English Foxhound
Mount Carmel, Illinois


(Brown, Black & White)
Vaccinations Up-to-date
Affectionate, Gentle, Quiet, Smart
Good in a home with other dogs


I came to the shelter on 11/17/2022 and I am looking for my forever home. I am 4 years old and weigh 60 pounds. I am also heartworm negative, neutered and up-to-date on my shots. Stay tuned for updates!

Volunteer (running to get a leash): “I get to walk Bert.”

Another volunteer: “Why do YOU get to walk Bert? I want to walk Bert!”

It’s true. There are Bert wars going on at the shelter. Why? Because this dog is just so special. Bert, a tri-colored, 60 pound English Foxhound, came to us about a month and a half ago and everyone is head over heels in love with him. His demeanor is so calm, cool and collected. Bert is suave and handsome. Very little ruffles him.

He came in as a stray so we don’t know much about his past but we can guess. He wasn’t neutered, he had Lyme disease, and has some serious scars indicating a rough past with not the best of care. If he was a hunting dog in the past, he seems quite content to leave that behind and come inside, snuggle down in his blankets, and just chill.

Bert is heartworm negative, up to date on his vaccinations, neutered and has completed his course of antibiotics for the treatment of his Lyme disease. He was aged at 4 years old by our vet.

He moves with elegance and is extremely easy to walk. He does have the nose of a hound, and loves to smell. He has a stubborn streak when he is not finished sniffing and you need to move on. But hey, that’s the only fault we can find with him. He is good with other dogs, loves people and ignores cats.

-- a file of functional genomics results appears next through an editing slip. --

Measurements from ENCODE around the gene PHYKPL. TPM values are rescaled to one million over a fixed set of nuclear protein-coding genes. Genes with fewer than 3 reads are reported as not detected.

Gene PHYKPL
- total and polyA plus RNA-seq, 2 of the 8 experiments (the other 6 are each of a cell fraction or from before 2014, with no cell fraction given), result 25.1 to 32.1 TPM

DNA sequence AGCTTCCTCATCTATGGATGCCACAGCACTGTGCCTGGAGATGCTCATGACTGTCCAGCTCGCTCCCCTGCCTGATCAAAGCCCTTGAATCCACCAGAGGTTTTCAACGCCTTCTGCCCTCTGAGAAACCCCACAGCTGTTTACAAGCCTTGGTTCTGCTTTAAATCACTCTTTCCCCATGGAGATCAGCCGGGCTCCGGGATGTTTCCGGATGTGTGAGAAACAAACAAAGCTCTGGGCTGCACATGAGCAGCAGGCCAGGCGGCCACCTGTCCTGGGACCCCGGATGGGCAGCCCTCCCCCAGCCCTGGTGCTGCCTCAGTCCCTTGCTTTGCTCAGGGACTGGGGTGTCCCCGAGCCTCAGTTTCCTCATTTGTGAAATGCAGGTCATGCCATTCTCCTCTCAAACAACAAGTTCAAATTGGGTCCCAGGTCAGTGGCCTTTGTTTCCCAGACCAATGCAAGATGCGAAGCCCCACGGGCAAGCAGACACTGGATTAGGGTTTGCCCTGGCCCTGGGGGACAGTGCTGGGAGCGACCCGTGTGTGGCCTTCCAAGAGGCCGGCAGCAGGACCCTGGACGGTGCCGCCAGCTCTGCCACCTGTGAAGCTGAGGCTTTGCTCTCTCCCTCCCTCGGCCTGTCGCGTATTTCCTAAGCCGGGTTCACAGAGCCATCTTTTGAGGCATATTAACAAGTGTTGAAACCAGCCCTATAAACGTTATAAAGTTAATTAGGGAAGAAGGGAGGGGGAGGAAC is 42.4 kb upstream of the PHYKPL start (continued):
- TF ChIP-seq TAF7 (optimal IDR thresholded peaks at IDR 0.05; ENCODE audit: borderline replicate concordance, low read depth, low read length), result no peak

If you are interested in making Bert a part of your pack, the first step in an approved adoption screening form. You can email for one at or call (618) 262-7109 and leave a message that you would like to meet Bert and fill one out in person. A volunteer will get right back with you. His breed is described as gentle, social and tolerant. He sure does live up to the description.

Wabash County Animal Shelter
11336 1550 Blvd.
Mount Carmel, Illinois 62863


Big Tech’s big boom is over but the sector overall
is a long way from a bust
- Tech Hiring Continues

That’s the assessment from business and community leaders in the home of Microsoft and Amazon on one of the gloomiest days in Seattle tech history.

Redmond, Wash.-based Microsoft announced Wednesday morning that it will cut 10,000 jobs, about 5% of its workforce, including an initial 878 positions in the Seattle region. Meanwhile, Amazon on Wednesday began the latest phase of its 18,000-person layoff, the largest in its history, impacting sites including its Seattle headquarters.

For now, at least, tech leaders see in the cutbacks not a retrenchment for the industry but rather a rebalancing of power after a decade of remarkable growth for Microsoft, Amazon, and other big companies. Read our analysis:

Source: Geekwire 


News Briefs---

Bank of the West’s $16.3 billion acquisition
    gets regulatory green light

America’s largest party supply store
     files for bankruptcy

Tesla cuts prices in the US and Europe by up to 20 percent
    (price changes and with tax credit)

Why some cars from the 1990s
    are soaring in value

Analog Devices is spending $1 billion
    to upgrade Oregon chip factory

Dallas ranked among the most congested cities
    in the U.S. as work from home is phased out


New Survey: 86% of Employees Will Stay at Their Company
     for a Period of Time in Exchange for a Cash Bonus



Sports Briefs---

After 20 years, the NFL no longer revolves
    around Tom Brady and Bill Belichick

NFL playoffs upset alert: Ranking top four seeds
     based on who should worry most in divisional round

2023 NFL playoffs bracket: Divisional round odds, schedule,
    preview as Bengals, Bills face off in AFC showdown

Top-Seeded Rafael Nadal Loses
    at Australian Open After Injury


California Nuts Briefs---

LA County captures 33 billion gallons of storm water
     from this winter’s storms

Hog Island Oyster Co. says nonstop Bay Area rain
'hits us in the bottom line'